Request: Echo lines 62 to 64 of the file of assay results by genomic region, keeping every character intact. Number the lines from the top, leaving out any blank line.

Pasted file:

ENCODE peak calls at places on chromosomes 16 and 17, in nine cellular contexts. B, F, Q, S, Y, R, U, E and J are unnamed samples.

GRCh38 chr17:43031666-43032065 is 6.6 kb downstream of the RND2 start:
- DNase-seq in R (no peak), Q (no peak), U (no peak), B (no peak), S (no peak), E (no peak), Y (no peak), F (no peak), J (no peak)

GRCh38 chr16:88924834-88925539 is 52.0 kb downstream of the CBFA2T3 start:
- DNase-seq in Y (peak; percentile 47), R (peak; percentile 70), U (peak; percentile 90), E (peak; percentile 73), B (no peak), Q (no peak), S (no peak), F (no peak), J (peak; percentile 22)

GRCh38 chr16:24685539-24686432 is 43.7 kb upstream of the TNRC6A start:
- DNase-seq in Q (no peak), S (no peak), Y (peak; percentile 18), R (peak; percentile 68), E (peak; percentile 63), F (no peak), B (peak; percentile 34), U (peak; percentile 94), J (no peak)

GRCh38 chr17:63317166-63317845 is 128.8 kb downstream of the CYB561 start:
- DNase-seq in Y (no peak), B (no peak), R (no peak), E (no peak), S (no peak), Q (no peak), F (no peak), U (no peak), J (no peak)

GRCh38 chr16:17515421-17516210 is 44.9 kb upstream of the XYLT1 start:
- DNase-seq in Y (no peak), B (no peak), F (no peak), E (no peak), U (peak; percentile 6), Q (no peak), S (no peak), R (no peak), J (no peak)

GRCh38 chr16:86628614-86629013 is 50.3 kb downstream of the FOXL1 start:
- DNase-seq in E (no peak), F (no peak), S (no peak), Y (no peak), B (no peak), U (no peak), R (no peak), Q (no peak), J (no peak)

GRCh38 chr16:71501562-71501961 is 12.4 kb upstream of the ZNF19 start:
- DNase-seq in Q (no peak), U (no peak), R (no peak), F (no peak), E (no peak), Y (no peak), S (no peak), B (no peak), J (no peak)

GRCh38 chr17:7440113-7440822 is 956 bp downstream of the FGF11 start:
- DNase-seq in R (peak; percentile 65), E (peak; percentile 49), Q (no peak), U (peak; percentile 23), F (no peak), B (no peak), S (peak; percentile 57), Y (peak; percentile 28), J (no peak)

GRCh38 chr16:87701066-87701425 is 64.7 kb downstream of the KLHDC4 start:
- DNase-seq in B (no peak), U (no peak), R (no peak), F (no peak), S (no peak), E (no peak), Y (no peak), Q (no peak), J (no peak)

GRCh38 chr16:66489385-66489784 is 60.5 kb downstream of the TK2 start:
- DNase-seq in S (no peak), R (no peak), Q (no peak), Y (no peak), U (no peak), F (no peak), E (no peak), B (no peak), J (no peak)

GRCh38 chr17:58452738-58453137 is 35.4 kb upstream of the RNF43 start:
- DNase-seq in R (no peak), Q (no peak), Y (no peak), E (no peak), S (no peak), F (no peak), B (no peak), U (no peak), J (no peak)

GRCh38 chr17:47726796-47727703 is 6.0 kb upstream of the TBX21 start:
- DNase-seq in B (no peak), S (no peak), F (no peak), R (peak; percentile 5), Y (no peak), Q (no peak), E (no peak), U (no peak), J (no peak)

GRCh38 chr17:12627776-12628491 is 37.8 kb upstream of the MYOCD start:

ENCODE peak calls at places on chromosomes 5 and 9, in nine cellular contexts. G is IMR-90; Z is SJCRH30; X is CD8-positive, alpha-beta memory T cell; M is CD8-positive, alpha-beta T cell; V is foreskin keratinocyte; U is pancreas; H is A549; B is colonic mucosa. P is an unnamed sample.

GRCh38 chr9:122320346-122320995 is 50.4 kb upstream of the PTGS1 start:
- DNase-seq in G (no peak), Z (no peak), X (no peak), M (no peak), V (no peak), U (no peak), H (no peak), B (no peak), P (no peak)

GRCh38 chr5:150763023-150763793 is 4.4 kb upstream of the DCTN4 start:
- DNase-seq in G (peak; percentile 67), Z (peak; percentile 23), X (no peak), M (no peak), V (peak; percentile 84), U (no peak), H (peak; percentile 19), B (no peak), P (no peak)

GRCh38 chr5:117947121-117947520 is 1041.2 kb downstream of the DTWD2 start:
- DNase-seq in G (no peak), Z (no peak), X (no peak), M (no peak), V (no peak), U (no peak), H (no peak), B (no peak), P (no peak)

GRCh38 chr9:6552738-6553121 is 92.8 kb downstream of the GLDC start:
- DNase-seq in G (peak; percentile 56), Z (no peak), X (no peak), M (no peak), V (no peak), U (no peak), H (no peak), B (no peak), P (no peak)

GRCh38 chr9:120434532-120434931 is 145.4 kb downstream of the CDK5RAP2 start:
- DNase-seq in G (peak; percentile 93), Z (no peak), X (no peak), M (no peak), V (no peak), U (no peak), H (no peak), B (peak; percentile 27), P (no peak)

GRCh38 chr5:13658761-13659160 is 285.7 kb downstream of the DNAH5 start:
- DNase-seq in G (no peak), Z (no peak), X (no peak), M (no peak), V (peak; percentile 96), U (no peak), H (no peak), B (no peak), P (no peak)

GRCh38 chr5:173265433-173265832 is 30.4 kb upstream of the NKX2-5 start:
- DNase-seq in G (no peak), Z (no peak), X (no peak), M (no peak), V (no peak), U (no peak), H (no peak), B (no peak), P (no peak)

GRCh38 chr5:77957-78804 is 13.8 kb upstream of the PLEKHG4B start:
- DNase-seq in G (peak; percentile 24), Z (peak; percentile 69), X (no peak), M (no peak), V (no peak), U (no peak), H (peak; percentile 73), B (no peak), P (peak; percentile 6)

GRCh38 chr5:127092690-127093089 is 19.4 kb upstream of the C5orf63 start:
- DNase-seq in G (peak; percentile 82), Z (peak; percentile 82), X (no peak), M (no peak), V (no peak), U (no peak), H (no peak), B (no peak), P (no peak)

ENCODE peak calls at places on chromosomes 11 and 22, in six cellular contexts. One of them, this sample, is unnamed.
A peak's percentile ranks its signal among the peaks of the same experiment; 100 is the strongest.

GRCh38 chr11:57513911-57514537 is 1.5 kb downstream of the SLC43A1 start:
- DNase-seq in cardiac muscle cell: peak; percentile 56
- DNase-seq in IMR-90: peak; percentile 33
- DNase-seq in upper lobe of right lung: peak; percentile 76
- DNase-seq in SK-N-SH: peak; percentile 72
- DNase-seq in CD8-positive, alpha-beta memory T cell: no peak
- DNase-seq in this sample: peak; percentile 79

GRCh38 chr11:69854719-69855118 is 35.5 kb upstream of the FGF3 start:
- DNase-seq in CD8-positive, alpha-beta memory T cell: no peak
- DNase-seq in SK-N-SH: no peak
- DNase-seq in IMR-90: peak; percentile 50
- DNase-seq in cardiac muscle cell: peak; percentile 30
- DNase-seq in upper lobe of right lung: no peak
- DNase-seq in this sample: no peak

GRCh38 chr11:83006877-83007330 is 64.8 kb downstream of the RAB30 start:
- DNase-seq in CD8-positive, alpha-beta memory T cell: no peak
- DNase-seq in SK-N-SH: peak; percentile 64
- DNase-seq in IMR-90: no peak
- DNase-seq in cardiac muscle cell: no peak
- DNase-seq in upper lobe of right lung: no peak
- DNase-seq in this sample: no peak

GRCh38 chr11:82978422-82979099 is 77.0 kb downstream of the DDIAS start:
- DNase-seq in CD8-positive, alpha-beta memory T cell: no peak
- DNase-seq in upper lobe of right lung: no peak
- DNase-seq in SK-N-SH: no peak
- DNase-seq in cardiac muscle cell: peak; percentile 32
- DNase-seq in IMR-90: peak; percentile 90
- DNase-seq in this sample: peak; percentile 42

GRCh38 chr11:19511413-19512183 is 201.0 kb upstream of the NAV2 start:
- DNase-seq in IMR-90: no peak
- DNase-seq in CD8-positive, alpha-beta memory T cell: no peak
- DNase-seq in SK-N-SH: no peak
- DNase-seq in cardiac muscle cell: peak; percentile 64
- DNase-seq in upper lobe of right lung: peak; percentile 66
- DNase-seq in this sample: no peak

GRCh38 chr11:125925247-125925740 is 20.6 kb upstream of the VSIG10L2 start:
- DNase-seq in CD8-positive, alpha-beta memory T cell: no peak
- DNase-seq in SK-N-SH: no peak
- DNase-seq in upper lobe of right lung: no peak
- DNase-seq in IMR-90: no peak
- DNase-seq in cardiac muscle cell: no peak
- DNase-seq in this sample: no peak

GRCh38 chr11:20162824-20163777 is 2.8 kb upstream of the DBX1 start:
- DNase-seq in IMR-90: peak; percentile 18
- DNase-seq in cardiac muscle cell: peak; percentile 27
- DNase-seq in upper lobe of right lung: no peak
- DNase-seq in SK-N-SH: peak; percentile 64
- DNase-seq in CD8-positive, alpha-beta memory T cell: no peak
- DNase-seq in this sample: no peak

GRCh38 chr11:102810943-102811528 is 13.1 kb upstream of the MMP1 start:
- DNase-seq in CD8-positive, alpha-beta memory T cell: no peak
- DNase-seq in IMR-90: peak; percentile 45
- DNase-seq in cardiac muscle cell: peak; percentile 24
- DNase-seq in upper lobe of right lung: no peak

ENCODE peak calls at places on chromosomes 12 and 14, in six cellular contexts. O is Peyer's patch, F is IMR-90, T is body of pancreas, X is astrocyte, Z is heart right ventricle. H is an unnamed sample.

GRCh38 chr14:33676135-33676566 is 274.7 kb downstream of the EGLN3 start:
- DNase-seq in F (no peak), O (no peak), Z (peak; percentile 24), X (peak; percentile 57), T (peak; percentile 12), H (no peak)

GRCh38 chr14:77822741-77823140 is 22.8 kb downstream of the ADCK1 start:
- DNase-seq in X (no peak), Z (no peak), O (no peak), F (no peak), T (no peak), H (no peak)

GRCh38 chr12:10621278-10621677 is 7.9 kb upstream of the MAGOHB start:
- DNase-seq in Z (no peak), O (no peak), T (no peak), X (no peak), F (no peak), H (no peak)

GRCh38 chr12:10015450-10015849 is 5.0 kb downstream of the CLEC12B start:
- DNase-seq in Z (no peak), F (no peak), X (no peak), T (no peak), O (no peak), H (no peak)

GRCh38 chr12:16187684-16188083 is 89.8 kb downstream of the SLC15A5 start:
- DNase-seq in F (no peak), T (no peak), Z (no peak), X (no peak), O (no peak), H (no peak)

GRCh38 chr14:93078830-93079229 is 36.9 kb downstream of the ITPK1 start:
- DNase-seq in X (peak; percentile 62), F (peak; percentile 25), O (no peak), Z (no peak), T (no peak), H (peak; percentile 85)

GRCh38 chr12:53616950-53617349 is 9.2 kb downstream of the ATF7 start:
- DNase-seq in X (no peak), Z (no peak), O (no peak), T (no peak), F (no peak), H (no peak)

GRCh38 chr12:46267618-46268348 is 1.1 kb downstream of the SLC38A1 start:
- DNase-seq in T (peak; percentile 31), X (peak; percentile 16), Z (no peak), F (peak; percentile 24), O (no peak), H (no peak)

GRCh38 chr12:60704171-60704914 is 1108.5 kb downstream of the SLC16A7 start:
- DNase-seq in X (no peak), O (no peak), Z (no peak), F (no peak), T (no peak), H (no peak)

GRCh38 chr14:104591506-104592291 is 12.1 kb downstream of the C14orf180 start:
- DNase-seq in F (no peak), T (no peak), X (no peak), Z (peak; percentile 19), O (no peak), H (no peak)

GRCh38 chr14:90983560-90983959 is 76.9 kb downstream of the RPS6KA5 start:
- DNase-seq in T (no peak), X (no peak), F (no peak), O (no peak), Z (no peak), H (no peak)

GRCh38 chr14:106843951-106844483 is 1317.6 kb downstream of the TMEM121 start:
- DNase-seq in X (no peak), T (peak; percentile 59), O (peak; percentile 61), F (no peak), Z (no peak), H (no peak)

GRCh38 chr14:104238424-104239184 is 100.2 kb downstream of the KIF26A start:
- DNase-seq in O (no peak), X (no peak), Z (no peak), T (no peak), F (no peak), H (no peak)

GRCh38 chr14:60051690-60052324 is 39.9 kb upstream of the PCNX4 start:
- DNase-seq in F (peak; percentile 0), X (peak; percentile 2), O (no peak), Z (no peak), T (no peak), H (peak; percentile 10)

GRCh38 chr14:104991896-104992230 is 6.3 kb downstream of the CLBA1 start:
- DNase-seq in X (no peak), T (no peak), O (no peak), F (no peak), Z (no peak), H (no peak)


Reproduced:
GRCh38 chr11:83006877-83007330 is 64.8 kb downstream of the RAB30 start:
- DNase-seq in CD8-positive, alpha-beta memory T cell: no peak
- DNase-seq in SK-N-SH: peak; percentile 64